The Diverse Middle Grade Speculative Fiction Books of 2013

Here are the middle grade speculative fiction books from the bigger publishers that I know about that star young protagonists who aren't "white."   Feel free to let me know about any I missed!  And I'm keenly aware that defining "white" and making distinctions about who's diverse and who isn't is fraught as all get out, and is especially tricky when you're dealing with people who aren't from Earth, so please also feel free to disagree with me!  

The links go to my own reviews, if I've reviewed the book, or to other places, if I haven't.  I've put little stars (*) next to the books that were written by people who aren't white European types, in case anyone is looking for diverse authors, but goodness knows I have no idea about most of them.

Chitty Chitty Bang Bang and the Race Against Time, by Frank Cottrell Boyce (Candlewick)

The City of Death, by Sarwat Chadda (Scholastic)*

City of Death, by Laurence Yep (Starscape)*

The Creature Department, by Robert Paul Weston (Razorbill)

Darwen Arkwright and the School of Shadows, by A.J. Hartley (Razorbill)

Ghost Hawk, by Susan Cooper (Margaret K. McElderry Books)

The House of Hades, by Rick Riordan (Disney-Hyperion)

How I Became a Ghost, by Tim Tingle (The Road Runner Press)*

The Infinity Ring series (books 3-6 were published in 2013), various authors (Scholastic) *(for Matt de la Pena).

Jacob Wonderbar and the Intersellar Time Warp, by Nathan Bransford (Dial)

Jinx, by Sage Blackwood (Katherine Tegen Books)

Killer Species-- Menace From the Deep, and Feeding Frenzy, by Michael P. Spradlin

Leopards' Gold (Chronicles of the Red King Book 3) by Jenny Nimmo (Scholastic)

The Menagerie, by Tui T. Sutherland and Kari Sutherland (Harper Collins)

The Monster in the Mudball, by S.P. Gates (Tu Books)

My Neighbor Totoro, by Tsugiko Kubo (Viz Media)*

Paradox by A.J. Paquette (Random House)

Parched, by Melanie Crowder (HMH Books for Young Readers)

The Real Boy, by Anne Ursu (Walden Pond Press)

The Time Fetch, by Amy Herrick (Algonquin Young Readers)

The Unmaking, by Catherine Egan (Coteau Books)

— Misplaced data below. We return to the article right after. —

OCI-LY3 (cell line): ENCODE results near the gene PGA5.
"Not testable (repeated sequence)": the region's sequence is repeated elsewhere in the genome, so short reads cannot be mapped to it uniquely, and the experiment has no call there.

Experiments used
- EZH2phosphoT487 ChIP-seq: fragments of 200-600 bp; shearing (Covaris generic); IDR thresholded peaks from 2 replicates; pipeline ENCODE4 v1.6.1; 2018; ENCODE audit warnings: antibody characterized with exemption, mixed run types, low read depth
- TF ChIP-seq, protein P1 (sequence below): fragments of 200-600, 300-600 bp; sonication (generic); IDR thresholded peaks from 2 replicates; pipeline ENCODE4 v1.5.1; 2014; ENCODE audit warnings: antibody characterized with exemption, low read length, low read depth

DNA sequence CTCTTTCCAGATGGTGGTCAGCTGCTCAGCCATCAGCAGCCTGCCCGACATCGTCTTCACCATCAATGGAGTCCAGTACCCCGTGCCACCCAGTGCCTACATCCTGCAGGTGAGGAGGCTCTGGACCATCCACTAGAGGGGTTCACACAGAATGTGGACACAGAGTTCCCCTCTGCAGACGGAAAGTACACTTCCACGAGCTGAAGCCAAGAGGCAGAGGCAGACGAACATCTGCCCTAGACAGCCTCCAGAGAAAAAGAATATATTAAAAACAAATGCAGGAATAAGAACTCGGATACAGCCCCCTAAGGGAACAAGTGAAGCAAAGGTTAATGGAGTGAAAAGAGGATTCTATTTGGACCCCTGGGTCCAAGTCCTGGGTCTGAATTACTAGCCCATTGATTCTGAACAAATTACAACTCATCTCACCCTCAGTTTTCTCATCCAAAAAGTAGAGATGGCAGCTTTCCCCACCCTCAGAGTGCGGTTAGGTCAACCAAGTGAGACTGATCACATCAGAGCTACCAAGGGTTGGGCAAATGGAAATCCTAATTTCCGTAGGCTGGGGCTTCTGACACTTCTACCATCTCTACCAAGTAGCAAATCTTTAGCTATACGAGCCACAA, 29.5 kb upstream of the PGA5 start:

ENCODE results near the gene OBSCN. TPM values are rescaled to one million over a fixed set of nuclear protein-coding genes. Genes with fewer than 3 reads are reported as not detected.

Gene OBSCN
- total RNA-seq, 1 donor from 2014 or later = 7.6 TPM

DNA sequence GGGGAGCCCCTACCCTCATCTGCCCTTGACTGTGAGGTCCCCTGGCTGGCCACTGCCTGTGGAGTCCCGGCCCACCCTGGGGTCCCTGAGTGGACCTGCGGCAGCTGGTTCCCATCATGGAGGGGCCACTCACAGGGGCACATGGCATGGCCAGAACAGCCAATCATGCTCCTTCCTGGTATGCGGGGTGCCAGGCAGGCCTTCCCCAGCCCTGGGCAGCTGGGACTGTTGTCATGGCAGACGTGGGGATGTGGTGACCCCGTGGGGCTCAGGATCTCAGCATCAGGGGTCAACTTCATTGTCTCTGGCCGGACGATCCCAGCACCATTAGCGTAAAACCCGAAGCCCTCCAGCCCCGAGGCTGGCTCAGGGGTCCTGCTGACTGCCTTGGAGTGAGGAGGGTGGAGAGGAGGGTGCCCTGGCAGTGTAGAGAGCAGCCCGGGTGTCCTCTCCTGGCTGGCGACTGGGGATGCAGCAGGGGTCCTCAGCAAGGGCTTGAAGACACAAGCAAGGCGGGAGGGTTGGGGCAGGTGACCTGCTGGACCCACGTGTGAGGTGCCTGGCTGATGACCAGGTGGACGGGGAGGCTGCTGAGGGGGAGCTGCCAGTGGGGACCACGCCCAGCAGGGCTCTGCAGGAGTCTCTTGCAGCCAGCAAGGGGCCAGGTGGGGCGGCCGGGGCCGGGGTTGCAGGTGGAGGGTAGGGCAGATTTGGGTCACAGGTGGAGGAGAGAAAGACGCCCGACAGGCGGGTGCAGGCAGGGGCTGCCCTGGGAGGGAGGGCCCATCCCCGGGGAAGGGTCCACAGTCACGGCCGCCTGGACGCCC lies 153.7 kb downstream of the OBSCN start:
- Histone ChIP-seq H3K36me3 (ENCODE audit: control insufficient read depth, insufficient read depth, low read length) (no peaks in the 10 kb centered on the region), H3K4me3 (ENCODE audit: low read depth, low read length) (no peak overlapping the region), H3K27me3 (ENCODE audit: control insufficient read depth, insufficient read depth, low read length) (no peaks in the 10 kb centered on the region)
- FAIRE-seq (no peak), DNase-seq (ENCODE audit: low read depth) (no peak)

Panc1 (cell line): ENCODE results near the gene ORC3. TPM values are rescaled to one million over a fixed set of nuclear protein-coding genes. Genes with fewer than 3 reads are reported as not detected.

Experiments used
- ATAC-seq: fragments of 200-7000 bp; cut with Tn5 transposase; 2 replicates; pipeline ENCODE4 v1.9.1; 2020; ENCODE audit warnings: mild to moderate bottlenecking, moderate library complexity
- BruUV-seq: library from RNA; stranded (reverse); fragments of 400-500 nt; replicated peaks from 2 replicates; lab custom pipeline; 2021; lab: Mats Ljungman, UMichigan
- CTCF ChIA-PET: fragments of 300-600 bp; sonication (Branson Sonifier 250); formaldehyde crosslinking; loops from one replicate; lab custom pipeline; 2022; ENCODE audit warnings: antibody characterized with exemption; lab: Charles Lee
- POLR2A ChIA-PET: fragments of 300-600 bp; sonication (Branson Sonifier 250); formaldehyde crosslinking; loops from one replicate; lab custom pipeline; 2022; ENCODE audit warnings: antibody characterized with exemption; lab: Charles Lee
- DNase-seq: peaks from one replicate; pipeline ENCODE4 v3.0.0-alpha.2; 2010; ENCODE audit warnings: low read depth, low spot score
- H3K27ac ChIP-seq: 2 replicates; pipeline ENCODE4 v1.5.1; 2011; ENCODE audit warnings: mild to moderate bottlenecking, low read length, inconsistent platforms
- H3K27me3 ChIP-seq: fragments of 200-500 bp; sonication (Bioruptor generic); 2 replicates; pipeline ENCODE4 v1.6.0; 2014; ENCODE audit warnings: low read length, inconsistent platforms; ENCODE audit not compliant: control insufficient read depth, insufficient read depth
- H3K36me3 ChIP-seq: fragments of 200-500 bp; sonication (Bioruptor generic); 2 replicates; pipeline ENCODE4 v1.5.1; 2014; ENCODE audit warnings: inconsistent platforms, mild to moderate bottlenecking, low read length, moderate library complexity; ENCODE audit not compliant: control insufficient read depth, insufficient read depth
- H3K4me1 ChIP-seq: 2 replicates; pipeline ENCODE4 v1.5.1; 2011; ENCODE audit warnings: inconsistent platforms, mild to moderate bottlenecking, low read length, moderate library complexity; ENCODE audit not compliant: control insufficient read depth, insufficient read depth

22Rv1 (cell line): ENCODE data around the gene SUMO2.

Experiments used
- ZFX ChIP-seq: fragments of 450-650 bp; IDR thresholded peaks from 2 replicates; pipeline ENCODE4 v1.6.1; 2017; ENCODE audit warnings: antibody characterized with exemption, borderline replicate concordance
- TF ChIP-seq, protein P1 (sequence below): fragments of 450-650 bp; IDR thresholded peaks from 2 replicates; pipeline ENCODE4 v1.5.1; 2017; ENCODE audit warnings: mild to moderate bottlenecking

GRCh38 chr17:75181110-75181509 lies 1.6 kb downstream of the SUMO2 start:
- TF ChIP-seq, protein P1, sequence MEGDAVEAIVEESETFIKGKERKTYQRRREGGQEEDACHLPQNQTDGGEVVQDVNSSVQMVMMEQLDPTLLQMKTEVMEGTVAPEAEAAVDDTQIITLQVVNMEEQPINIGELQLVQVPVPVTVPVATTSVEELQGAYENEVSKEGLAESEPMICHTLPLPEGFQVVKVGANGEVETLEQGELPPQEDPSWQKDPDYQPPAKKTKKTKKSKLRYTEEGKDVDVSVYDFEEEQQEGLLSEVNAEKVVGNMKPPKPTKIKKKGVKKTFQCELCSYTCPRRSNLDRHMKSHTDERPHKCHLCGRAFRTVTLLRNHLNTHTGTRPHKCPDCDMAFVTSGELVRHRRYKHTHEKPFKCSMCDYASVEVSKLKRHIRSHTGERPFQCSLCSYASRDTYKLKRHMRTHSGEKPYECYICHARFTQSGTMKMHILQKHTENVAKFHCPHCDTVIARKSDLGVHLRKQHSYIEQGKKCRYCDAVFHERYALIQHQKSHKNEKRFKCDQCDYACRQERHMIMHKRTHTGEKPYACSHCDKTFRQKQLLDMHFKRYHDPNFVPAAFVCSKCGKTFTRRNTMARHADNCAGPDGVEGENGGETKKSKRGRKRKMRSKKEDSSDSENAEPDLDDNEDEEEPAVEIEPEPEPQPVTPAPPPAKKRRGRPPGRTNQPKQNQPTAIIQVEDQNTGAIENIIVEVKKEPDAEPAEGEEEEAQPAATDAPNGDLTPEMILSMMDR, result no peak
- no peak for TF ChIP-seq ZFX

The Water Castle, by Megan Frazer Blakemore (Walker Childrens)

The Wells Bequest, by Polly Shulman (Nancy Paulsen Books)

Wild Born (Spirit Animals Book 1) by Brandon Mull (Scholastic)

Zombie Baseball Beatdown, by Paolo Bacigalupi (Little Brown)

There are of course lots independently published books that star characters of color; here are two I know about because they were nominated for the Cybils:

The Adventures of Emery Jones, Boy Science Wonder: Bending Time, by Charles Johnson and Elisheba Johnson (Booktrope Editions)*

Song of the Mountain, by Michelle Isenhoff (CreateSpace)

That's 31 books, which is better than some years, but still a pretty small percentage of the total (which I feel I can say with confidence despite having No Idea how many middle grade speculative fiction books are published in a given year).

This is also the first list I've made that includes a middle grade speculative fiction book written by a Native American author (Tim Tingle).  It also includes the first middle grade dystopia set in a future Africa book I know of (Parched).

There's no point, I think, in seeing which publisher publishes the most, because some, like Scholastic and HarperCollins, publish more MG Spec Fic than others, so the odds are on their sides.

In any event, there they are, and may many more come in 2014!


  1. I enjoy the Darwen Arkwright books, and wish they had covers that showed the main character a little more clearly.

  2. The new Defy by Larson has characters of color. Scholastic, 1/7, I think.

  3. Yes, Defy is coming out in around 1/7 though it's YA, not MG. Thanks for sharing the list.

  4. I'd call "The Eye, The Ear, and The Arm" by Nancy Farmer a "middle grade dystopia set in a future Africa."
    Thanks for this resource.

    1. I thought of that title too! But then I thought "Is it a dystopia compared to Mugabe's Zimbabwe?" Couldn't decide, so tabled the question...

    2. It's been a long time since I read that one, but it wasn't tagged in my mind as MG, or, as with Sage, dystopia...in any event, thanks for the reminder that I need to read it again and review it!

    3. And actually I'm not sure that "dystopia" is exactly the right word for Parched, either--sure, there is violent anarchy instead of government, but the truly "dys" part comes from rising sea levels.... "Bad future" is probably more accurate.

  5. Hmm... well, maybe not. But I don't think it's fair to say something isn't dystopian just because another topia's even dys-er. Goodness knows history's managed to come up with episodes as hellish as anything authors have written about.
    Anyway, I'll admit that dystopias are absolutely not my thing - either in real life or fiction - so I'll bow to those with stronger and better educated opinions!


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